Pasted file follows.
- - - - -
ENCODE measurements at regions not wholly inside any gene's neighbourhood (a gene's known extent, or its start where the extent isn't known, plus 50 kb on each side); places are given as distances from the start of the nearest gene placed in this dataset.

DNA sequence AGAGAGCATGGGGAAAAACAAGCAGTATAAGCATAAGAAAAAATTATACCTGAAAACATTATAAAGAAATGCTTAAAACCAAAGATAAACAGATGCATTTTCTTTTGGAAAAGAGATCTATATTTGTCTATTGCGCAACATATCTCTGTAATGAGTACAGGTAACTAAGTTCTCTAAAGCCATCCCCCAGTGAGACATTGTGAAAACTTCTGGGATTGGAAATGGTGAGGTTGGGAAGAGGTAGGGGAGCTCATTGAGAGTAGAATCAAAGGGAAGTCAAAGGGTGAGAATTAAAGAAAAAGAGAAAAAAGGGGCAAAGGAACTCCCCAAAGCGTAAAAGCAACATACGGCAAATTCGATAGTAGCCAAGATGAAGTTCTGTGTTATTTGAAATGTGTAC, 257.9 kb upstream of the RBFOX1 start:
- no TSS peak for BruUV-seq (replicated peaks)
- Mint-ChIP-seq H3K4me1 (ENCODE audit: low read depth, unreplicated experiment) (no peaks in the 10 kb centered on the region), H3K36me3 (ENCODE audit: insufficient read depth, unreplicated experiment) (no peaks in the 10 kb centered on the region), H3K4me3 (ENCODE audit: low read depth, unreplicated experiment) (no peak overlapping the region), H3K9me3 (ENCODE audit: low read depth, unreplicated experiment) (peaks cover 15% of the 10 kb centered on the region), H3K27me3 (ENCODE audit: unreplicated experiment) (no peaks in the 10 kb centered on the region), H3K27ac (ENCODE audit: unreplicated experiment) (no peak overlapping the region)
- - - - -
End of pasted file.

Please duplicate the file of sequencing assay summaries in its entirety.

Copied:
ENCODE measurements at regions not wholly inside any gene's neighbourhood (a gene's known extent, or its start where the extent isn't known, plus 50 kb on each side); places are given as distances from the start of the nearest gene placed in this dataset.

DNA sequence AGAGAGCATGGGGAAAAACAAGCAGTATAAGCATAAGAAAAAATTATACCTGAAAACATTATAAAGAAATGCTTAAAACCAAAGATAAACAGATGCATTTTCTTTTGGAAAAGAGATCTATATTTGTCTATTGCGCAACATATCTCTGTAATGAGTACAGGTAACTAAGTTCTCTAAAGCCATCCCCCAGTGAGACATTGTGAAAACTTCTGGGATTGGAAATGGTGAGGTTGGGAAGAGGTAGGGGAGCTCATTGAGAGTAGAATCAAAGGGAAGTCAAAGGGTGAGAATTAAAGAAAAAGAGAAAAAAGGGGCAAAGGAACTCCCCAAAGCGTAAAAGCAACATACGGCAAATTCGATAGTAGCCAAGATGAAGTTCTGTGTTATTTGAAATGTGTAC, 257.9 kb upstream of the RBFOX1 start:
- no TSS peak for BruUV-seq (replicated peaks)
- Mint-ChIP-seq H3K4me1 (ENCODE audit: low read depth, unreplicated experiment) (no peaks in the 10 kb centered on the region), H3K36me3 (ENCODE audit: insufficient read depth, unreplicated experiment) (no peaks in the 10 kb centered on the region), H3K4me3 (ENCODE audit: low read depth, unreplicated experiment) (no peak overlapping the region), H3K9me3 (ENCODE audit: low read depth, unreplicated experiment) (peaks cover 15% of the 10 kb centered on the region), H3K27me3 (ENCODE audit: unreplicated experiment) (no peaks in the 10 kb centered on the region), H3K27ac (ENCODE audit: unreplicated experiment) (no peak overlapping the region)